Game review: ‘God of War: Ascension’ delivers underwhelming plot, predictable gameplay

Jonathon Reid, Staff Writer

Hate to be the one to break the news, but for the God of War veterans out there, Ascension is a letdown. With a paper-thin storyline and the inherent ability to kick ass, it is essentially a glorified beat-em-up. Granted, following God of War III in all its’ greatness is no easy task by any means. But, it seems the developers lost their passion for the series, as if they were just following checklists and meeting requirements instead of breaking boundaries and pushing the creative envelope. Thankfully though, Kratos is still the sadistic, neck-breaking butcher we’ve come to know and love. Although, this time, he is fighting for his own freedom.

In search of truth, Kratos is on a mission to free his mind from illusion. The three Furies responsible for his enslavement are the main antagonists of this installment, Tisiphone, Megaera, and Alecto. The Greek goddesses are sent to kill Kratos for betraying his oath to the God of War, Ares. With the help of Orkos, the son of Alecto, Kratos must find the Eyes of Truth. This item allows him to see through the alternate realities induced by the Furies.

Weapons and items are limited compared to its’ predecessor. The Chains of Chaos is your only weapon but they are imbued throughout the game with four different elements: Fire of Ares, Ice of Poseidon, Soul of Hades, and the lightning of Zeus. Each one has their own set of combinations that provide numerous ways to defeat your enemies. The Oath Stone of Orkos allows you to be in two places at once; it has the capacity to assist you in puzzles or in combat. The Amulet of Uroborus can “heal” or “decay” certain obstacles, like fixing a platform so you can advance or even renovate an old chest to grab some goodies. It also has the ability to slow down targeted enemies, giving you that extra edge in battle.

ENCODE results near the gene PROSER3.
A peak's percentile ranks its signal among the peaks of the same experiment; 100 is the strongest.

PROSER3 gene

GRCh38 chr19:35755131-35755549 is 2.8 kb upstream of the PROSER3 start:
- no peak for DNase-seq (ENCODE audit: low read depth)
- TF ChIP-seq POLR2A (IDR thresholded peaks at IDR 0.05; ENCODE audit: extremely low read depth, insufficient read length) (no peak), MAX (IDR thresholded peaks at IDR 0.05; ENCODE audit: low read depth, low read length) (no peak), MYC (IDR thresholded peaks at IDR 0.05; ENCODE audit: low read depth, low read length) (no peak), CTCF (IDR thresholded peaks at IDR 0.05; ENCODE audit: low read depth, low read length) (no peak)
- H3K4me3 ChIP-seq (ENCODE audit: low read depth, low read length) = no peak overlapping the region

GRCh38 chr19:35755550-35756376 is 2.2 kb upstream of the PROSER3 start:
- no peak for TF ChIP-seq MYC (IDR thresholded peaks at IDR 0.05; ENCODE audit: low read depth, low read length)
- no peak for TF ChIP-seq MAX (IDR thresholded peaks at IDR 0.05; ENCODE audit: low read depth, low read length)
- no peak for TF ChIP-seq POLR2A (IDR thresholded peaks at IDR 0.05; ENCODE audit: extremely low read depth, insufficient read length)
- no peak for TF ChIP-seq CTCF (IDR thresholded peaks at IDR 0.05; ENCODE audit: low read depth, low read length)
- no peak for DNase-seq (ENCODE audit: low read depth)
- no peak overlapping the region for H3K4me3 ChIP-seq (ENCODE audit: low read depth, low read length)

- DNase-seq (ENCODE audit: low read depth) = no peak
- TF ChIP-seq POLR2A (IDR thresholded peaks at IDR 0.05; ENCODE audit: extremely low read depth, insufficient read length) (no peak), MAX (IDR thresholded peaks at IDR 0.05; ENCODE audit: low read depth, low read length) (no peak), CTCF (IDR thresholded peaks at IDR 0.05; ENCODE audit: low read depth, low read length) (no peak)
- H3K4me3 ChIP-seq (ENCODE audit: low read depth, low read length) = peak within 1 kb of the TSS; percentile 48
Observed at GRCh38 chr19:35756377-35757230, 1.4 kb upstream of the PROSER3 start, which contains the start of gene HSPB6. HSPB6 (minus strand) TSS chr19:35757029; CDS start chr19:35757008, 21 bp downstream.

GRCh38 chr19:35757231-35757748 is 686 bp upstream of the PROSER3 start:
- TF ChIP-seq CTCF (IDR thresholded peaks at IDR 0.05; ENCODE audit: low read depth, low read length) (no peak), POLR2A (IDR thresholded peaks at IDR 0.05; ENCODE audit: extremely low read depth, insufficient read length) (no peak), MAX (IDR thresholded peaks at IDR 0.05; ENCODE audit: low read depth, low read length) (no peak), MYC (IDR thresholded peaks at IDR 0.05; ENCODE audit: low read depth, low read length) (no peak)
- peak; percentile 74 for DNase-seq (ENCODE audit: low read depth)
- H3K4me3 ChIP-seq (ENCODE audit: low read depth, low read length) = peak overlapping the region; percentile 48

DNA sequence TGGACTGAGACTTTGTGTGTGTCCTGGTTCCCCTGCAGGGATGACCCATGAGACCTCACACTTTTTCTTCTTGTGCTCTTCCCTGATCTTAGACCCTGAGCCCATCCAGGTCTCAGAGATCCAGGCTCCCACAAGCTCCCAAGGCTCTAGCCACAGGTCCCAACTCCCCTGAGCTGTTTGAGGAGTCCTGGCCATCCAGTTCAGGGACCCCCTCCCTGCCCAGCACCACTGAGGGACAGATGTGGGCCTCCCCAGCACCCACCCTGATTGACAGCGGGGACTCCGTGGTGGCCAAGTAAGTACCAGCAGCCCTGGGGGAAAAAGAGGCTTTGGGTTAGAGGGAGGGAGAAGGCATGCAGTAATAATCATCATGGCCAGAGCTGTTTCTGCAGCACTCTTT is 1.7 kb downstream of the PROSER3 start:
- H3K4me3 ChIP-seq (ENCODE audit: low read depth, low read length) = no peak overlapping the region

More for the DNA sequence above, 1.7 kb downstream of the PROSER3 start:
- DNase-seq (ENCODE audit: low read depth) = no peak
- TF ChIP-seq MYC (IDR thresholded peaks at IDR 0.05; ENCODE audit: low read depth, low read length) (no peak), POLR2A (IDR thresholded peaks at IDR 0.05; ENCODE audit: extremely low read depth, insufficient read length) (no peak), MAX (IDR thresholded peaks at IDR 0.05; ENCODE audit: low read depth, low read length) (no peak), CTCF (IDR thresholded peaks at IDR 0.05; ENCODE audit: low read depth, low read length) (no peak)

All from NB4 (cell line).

Even with the lack of different weapons, there is a good balance between button-mashing and strategy. Although, repetitive moves will guarantee you a lot of restarts and maybe even a broken controller. Each enemy has their respective weaknesses that are necessary for you to take into account. You may know some already: if you have played God of War III you will unfortunately recognize quite a few enemies.

There is a flow to Ascension that is unparalleled. Sub scenes move seamlessly into gameplay. Boss battles are incredible with breathtaking graphics, underwater seascapes that evoke the “wow” factor. Simply put, movement throughout the game is unpredictable and exhilarating.

With all that being said, is it a terrible game? Not in the least. Would first-time players of the series see the game as anything less than astonishing? Doubt it. But it still fails to exceed certain expectations for the veterans out there. A lackluster plot, fewer weapons, redundant enemies, and an overtone of inadequacy force this title be average at best.